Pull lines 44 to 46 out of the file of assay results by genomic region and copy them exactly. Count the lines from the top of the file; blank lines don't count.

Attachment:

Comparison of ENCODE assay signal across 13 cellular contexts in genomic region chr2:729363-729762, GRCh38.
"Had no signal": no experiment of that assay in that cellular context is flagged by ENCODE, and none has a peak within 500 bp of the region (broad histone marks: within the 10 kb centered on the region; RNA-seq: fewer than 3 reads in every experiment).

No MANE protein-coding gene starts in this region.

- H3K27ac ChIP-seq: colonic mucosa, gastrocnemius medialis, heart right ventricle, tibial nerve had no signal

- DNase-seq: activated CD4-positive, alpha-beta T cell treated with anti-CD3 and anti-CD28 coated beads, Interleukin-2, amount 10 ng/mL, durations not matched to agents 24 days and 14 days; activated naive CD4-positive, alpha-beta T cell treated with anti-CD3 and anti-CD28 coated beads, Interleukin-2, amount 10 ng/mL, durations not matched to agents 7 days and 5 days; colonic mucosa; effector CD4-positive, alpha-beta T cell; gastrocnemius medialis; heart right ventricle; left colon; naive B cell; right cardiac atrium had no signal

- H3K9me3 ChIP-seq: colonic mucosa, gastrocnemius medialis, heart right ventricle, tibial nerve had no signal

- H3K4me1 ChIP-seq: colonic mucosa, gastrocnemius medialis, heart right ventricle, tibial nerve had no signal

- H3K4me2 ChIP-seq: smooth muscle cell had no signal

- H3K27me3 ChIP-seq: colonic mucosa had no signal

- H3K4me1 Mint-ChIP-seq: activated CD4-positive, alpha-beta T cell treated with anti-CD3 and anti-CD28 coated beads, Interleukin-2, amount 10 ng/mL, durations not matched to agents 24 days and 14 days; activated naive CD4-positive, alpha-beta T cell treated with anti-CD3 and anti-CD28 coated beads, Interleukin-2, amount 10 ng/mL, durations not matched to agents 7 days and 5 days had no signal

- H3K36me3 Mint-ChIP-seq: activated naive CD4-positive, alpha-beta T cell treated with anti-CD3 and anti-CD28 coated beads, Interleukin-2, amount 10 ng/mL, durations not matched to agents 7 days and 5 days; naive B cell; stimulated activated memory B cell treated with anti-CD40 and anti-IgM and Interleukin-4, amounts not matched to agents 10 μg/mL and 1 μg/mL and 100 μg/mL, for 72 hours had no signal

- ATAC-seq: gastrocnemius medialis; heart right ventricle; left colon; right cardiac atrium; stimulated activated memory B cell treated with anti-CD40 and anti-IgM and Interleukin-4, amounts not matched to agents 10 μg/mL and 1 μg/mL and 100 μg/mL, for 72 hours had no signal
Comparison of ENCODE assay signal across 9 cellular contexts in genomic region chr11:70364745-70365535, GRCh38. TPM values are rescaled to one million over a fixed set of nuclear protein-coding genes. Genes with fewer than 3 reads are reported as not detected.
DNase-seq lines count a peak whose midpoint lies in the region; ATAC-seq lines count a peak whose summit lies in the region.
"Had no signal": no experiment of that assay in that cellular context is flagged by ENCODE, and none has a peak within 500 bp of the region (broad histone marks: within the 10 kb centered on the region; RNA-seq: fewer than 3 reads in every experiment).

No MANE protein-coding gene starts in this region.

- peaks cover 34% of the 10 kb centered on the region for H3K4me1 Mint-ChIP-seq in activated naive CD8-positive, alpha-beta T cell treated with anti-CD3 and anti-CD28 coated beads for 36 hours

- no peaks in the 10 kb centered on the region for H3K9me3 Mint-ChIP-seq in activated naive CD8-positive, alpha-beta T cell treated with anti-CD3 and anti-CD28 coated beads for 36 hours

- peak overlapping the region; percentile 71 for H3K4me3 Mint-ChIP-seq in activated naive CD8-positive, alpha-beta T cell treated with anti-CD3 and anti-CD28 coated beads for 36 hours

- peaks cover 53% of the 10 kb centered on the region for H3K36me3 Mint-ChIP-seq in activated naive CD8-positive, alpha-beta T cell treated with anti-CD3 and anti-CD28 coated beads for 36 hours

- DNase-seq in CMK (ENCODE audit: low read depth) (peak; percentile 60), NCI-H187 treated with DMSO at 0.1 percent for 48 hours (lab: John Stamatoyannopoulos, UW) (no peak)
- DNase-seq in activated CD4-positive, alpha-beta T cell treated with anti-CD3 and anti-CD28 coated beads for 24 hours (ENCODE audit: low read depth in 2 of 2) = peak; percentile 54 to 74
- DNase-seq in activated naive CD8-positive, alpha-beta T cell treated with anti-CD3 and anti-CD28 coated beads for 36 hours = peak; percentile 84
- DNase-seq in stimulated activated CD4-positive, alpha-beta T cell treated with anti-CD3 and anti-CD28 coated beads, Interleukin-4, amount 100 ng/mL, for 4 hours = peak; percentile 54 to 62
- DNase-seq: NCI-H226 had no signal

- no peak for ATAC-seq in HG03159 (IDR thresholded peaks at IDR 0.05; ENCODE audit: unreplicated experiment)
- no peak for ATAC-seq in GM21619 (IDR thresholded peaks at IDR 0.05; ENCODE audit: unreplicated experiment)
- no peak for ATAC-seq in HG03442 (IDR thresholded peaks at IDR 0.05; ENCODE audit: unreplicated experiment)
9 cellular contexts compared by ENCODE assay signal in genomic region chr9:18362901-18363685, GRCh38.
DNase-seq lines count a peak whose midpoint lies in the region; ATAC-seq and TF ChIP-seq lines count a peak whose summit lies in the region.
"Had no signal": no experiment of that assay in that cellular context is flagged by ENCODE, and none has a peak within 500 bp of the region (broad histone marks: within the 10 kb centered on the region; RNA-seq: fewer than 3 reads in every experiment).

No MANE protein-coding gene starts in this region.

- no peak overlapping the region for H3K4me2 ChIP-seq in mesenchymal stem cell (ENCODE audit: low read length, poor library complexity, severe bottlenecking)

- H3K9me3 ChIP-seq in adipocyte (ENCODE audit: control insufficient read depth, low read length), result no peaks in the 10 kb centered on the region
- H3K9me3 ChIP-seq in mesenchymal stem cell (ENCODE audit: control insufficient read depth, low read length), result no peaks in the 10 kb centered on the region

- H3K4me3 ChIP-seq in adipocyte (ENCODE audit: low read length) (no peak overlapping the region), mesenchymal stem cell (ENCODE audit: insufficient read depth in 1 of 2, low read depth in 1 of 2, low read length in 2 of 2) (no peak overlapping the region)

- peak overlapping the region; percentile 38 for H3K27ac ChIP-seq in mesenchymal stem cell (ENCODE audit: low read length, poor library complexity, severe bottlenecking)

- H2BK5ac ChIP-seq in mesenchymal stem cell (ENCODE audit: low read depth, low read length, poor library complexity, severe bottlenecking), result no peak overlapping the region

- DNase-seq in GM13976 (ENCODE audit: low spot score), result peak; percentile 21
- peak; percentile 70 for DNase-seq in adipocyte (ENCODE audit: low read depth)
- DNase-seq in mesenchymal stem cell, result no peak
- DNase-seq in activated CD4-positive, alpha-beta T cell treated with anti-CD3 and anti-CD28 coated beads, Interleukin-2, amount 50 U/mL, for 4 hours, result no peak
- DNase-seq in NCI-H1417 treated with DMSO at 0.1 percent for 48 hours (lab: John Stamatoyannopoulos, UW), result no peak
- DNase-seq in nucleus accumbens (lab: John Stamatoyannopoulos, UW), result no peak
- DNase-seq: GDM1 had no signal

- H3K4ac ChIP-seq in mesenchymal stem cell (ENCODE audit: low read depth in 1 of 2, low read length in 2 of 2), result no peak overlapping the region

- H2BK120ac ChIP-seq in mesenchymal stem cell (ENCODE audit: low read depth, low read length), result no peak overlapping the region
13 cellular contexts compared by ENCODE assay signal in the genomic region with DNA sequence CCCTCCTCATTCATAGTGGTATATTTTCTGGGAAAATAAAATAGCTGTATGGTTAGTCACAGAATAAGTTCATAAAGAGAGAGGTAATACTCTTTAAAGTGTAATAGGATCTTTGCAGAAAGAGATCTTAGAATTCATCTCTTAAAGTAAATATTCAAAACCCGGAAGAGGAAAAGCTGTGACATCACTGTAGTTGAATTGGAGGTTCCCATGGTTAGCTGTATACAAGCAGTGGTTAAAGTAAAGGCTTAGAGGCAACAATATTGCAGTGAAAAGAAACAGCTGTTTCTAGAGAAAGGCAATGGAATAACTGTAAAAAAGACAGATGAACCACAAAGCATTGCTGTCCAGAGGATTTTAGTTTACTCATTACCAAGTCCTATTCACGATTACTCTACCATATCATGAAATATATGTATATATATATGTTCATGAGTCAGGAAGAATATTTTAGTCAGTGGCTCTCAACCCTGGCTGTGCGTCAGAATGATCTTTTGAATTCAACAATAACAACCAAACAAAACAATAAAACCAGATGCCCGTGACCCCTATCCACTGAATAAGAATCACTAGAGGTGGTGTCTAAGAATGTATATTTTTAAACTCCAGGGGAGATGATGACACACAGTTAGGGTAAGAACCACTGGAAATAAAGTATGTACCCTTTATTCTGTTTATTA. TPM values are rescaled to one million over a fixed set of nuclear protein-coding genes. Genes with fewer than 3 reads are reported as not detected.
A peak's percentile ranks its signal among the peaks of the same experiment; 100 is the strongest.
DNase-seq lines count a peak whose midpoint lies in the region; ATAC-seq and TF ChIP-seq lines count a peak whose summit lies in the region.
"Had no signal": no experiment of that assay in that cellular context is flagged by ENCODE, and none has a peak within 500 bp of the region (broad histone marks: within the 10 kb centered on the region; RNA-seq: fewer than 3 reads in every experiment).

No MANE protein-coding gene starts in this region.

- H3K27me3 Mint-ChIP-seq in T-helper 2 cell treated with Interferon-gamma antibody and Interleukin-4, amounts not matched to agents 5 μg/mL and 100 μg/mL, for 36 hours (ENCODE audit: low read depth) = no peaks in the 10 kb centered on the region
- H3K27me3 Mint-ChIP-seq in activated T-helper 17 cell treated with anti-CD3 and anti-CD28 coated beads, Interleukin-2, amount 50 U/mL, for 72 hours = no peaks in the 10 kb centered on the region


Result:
- DNase-seq in nucleus accumbens (lab: John Stamatoyannopoulos, UW), result no peak
- DNase-seq: GDM1 had no signal

- H3K4ac ChIP-seq in mesenchymal stem cell (ENCODE audit: low read depth in 1 of 2, low read length in 2 of 2), result no peak overlapping the region